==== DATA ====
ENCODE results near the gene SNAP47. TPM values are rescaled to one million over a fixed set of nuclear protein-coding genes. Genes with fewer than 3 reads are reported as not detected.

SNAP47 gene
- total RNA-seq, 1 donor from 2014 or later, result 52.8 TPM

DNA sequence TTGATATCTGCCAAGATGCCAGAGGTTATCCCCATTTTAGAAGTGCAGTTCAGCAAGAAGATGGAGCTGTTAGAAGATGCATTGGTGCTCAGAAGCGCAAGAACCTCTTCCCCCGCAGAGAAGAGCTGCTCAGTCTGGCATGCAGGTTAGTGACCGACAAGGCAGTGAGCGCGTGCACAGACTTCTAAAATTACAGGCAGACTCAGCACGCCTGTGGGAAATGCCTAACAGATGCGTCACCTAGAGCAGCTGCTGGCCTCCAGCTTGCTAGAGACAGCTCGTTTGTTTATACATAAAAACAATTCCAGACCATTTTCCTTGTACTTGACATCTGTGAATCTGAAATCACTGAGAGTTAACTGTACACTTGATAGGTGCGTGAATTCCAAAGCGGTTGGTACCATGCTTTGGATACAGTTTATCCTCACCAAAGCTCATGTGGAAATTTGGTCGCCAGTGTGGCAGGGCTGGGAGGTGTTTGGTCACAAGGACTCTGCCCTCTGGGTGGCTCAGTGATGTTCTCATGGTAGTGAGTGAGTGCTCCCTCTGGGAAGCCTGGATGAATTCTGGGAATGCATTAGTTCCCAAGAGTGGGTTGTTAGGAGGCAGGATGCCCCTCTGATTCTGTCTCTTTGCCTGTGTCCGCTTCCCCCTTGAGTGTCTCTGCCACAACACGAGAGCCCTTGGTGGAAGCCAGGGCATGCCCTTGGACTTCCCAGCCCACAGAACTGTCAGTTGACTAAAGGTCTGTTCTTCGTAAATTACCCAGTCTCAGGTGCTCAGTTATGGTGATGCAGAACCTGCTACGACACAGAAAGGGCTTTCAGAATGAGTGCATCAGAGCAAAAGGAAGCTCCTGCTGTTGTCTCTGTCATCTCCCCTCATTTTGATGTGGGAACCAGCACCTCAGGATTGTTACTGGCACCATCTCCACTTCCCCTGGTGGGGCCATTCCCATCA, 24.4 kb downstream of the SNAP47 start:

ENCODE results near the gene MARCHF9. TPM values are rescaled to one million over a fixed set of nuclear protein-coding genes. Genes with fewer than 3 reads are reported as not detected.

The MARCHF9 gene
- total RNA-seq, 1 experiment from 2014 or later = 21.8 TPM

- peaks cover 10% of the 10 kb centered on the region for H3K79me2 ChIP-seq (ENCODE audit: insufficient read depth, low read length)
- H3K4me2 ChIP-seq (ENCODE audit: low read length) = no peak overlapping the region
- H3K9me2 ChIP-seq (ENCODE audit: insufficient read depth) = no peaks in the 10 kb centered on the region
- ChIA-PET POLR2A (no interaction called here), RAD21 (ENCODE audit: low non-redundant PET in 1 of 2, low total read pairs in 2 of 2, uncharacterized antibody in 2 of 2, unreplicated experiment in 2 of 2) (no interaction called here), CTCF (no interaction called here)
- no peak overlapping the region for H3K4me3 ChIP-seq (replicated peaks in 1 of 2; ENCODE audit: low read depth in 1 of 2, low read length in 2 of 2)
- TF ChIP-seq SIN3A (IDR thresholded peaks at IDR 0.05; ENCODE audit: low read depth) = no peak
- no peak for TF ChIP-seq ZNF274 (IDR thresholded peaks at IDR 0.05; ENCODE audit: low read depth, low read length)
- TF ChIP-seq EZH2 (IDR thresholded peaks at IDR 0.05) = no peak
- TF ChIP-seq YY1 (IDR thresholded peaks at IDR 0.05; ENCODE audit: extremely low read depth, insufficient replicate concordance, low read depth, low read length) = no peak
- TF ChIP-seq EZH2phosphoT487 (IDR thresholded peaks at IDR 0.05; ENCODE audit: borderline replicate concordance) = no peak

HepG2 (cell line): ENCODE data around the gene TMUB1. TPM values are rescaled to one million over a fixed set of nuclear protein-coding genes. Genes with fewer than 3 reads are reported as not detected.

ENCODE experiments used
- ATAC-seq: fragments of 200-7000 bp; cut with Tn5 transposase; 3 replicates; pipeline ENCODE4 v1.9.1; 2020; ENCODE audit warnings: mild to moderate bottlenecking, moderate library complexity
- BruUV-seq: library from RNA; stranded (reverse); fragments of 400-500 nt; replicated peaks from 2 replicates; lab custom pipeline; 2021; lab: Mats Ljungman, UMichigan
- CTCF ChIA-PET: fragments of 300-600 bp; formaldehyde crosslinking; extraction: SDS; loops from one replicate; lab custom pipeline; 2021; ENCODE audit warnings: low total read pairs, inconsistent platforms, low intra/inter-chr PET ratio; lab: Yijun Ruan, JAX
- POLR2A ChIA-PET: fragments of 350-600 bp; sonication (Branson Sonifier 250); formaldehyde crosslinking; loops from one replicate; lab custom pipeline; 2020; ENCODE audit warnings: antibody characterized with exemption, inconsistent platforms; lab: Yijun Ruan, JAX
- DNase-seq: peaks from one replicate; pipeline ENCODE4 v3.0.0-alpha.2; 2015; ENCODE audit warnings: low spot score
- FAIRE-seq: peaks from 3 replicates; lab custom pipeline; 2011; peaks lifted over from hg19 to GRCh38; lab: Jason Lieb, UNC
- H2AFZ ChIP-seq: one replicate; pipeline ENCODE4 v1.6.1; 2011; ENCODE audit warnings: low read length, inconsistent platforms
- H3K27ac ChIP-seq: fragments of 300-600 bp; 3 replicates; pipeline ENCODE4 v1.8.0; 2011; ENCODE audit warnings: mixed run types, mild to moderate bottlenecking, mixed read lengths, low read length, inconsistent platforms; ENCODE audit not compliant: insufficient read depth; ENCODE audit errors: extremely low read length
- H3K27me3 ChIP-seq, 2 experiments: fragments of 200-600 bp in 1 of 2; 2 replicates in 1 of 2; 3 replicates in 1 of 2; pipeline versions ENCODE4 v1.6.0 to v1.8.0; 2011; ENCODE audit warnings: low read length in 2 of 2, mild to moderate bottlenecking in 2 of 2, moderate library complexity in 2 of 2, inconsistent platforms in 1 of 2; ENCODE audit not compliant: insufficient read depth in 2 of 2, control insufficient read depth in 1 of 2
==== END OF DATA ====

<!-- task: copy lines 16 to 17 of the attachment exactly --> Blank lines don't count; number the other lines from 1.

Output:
- TF ChIP-seq YY1 (IDR thresholded peaks at IDR 0.05; ENCODE audit: extremely low read depth, insufficient replicate concordance, low read depth, low read length) = no peak
- TF ChIP-seq EZH2phosphoT487 (IDR thresholded peaks at IDR 0.05; ENCODE audit: borderline replicate concordance) = no peak